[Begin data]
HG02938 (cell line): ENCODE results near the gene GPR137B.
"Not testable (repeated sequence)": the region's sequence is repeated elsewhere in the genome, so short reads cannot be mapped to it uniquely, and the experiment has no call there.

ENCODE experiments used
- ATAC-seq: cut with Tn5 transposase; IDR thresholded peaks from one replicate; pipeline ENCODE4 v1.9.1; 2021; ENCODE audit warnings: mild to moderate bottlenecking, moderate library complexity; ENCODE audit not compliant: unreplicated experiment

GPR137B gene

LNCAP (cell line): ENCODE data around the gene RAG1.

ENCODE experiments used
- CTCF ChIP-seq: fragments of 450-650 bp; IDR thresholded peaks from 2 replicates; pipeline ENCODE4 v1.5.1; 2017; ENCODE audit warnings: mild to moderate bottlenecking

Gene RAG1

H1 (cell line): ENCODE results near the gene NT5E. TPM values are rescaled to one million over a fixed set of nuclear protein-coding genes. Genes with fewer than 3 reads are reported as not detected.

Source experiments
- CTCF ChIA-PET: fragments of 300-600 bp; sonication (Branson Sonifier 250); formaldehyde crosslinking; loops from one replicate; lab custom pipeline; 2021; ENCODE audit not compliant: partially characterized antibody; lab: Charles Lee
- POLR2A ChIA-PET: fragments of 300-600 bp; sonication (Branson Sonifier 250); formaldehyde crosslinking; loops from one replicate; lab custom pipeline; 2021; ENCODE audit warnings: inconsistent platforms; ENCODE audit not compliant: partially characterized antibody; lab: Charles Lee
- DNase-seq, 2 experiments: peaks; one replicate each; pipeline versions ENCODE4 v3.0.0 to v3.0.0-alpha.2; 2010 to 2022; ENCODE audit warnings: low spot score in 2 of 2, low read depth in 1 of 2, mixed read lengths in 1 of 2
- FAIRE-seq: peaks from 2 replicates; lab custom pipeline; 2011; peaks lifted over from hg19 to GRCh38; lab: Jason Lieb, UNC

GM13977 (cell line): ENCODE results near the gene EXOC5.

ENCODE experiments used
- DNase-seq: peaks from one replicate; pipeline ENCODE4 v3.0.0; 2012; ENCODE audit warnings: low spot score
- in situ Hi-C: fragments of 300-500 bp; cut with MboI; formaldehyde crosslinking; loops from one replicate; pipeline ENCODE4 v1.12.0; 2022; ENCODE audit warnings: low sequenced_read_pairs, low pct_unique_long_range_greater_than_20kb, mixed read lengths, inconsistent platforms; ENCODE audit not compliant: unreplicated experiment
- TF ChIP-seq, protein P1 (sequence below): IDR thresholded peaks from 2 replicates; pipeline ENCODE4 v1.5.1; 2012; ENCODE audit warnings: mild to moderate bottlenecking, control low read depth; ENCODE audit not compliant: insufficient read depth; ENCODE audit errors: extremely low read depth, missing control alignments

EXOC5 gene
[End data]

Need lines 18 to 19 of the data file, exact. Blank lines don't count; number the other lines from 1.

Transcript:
- DNase-seq: peaks from one replicate; pipeline ENCODE4 v3.0.0; 2012; ENCODE audit warnings: low spot score
- in situ Hi-C: fragments of 300-500 bp; cut with MboI; formaldehyde crosslinking; loops from one replicate; pipeline ENCODE4 v1.12.0; 2022; ENCODE audit warnings: low sequenced_read_pairs, low pct_unique_long_range_greater_than_20kb, mixed read lengths, inconsistent platforms; ENCODE audit not compliant: unreplicated experiment